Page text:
DMc...I made that adjustment. It DiD help...the leg pads are a lot better now.

I spent a lot of time about a week ago on a takedown in a maple where I had a lot of time hanging in the saddle...anytime on spurs the MCRS was very comfortable. But after spending several long sessions with almost all weight on the saddle instead of most on spurs, I was feeling it...more than I remember feeling it with my New Tribe Pro (Ness).

The Ness has a different kind of padding from the MCRS and I don't remember it getting my attention after extended "saddle only" time like the MCRS.

BUT...with that being said...the MCRS is working very well as an overall saddle. I do like the rope bridge "flexibility" of movement compared to the more restrictive New Tribe attachment point. I still have two New Tribe saddles "in the wings" for use...but I grab the MCRS now first.
 

pantheraba

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I do like the buckle waist belt...also took me awhile to figure out where to best tuck the end of the belt. I can squeeze it into that same webbing slot as Sean but a dedicated retainer slot would be easier.
 

DMc

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I thought that i wouldn't like the buckle waist belt, compared to a more fancy adjustable belt. Its very handy this time of year, with layering/ delayering.....
I love the buckle waist belt! It stays where you put it without having to be too tight and like you said it is handy this time of year with the varying layers and the fact it is easy to use with gloves on.

This picture that I posted earlier clearly shows how the belt tail gets tucked.
 

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DMc

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DMc...I made that adjustment. It DiD help...the leg pads are a lot better now...
Cool, Gary! The only other thing that can make a difference is the red bungee cord that holds them up. When it is adjusted to the right length the leg pads will automatically be in the right place when you go from standing to full sit and not need to be slid up or down.

The New Tribes are legendary for comfort, especially in full suspension. I do not normally spend much time free hanging like that. So even if the MCRS can not surpass the New Tribe in hanging comfort, it is still comfortable with other features that make it a real winner.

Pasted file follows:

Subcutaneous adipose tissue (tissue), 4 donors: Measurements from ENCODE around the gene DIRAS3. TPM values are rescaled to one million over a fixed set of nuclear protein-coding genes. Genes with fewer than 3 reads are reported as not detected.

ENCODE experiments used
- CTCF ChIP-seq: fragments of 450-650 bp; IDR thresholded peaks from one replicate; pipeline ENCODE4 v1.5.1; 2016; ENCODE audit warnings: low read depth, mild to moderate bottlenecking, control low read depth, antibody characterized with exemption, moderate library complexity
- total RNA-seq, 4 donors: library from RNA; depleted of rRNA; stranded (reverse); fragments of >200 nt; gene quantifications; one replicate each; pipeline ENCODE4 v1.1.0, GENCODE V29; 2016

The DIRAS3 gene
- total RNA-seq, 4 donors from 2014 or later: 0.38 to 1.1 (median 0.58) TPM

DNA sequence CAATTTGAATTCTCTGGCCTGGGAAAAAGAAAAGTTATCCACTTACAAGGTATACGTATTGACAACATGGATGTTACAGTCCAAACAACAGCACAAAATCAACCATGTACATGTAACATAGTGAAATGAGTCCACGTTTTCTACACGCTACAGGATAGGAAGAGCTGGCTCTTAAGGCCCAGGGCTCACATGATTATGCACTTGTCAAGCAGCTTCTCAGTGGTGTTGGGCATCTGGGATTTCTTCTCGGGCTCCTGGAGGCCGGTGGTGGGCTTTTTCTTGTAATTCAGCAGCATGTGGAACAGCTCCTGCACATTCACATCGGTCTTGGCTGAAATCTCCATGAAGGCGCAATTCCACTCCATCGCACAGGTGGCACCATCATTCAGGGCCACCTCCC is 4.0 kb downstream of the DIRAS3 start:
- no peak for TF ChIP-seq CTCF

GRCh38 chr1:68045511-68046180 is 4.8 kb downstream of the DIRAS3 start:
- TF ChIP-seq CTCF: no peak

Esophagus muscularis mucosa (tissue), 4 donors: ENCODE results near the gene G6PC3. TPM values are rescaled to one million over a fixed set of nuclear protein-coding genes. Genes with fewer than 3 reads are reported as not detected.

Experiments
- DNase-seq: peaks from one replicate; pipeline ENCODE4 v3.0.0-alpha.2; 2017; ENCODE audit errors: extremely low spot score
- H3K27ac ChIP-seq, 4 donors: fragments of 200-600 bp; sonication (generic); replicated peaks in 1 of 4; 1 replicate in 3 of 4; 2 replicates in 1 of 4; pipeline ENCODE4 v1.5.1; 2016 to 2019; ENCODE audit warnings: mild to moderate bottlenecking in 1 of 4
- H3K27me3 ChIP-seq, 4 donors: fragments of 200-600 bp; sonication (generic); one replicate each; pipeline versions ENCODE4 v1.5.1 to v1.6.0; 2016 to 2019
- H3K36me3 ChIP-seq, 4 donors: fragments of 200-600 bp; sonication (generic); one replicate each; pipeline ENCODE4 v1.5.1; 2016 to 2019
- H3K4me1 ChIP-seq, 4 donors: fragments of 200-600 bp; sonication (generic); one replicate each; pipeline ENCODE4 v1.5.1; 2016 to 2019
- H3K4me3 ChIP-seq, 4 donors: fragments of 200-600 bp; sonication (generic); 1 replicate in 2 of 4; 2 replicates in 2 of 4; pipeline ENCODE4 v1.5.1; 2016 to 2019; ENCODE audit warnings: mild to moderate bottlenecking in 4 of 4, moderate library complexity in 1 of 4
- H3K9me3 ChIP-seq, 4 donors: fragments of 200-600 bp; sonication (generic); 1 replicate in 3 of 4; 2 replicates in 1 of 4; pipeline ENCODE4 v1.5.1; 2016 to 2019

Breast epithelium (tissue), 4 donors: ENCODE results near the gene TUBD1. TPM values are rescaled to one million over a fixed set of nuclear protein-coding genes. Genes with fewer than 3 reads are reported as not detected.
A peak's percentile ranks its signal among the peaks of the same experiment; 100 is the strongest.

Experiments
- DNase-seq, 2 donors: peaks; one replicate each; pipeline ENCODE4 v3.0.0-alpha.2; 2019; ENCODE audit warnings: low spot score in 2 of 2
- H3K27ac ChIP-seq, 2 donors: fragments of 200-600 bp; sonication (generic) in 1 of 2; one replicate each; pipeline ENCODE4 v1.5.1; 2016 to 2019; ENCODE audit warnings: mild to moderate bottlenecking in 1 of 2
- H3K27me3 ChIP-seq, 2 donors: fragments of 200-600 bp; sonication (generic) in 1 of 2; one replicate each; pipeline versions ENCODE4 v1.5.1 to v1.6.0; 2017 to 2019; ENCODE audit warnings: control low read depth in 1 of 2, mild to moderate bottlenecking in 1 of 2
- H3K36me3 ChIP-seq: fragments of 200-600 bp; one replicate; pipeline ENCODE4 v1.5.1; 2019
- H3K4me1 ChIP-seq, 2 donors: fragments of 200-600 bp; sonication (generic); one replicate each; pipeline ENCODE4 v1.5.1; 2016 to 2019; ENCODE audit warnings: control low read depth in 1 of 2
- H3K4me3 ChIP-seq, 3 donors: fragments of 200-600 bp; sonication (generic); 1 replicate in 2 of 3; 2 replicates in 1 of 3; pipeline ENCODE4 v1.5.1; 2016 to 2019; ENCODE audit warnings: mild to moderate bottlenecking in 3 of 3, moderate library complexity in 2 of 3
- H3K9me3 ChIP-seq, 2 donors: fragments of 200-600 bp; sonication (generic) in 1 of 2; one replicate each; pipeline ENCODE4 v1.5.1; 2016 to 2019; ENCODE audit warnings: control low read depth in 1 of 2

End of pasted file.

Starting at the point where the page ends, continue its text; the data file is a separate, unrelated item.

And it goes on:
SouthSoundTree-

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Yes, Dave, that's how I was writing. Its neater than my fancy buckle tail end on another saddle.
 

RegC

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I met Matt at TCIA expo last week. He looks crazy....his eyes especially. But when you speak to him he's a really peaceful and relaxed individual. I realized there's a lot of subtle features that make this saddle so comfortable. They didn't happen by accident or overnight either. Well done Matt:thumbup:
 

bonner1040

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Cool, Gary! The only other thing that can make a difference is the red bungee cord that holds them up. When it is adjusted to the right length the leg pads will automatically be in the right place when you go from standing to full sit and not need to be slid up or down.

The New Tribes are legendary for comfort, especially in full suspension. I do not normally spend much time free hanging like that. So even if the MCRS can not surpass the New Tribe in hanging comfort, it is still comfortable with other features that make it a real winner.
You can also change WHERE the red cord attaches, effectively rotating the leg loops for you.
 

BeaverMonkey

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I got one of these saddles a couple weeks ago and climbed on it a few times. I'm very happy with the saddle - much lighter and more maneuverable than my old one, but the tails on the the rope bridge concern me! Any time tension comes off the line, the anchor bends seem to loosen and the tails creep up to the knots. I read above about the stiff sewn/plastic part being too long to come through the knot, but just looking at it is bugging me. Anybody have any recommendations about an alternative rope to use as a bridge, so that I can just use a longer piece and tie a stopper knot in the tails? Also, I'm wanting to trade out the "D" rings on the sides with a larger steel ring - anyone see a problem there?
Thanks,
 

SouthSoundTree-

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Spend a little time hanging from the bridge ring to set it, moving around a jiggling a bit.

Mine set tight.

I tied a second bridge for 2 SRT systems, it loosened up too much, too. I think that it will set with a little effort.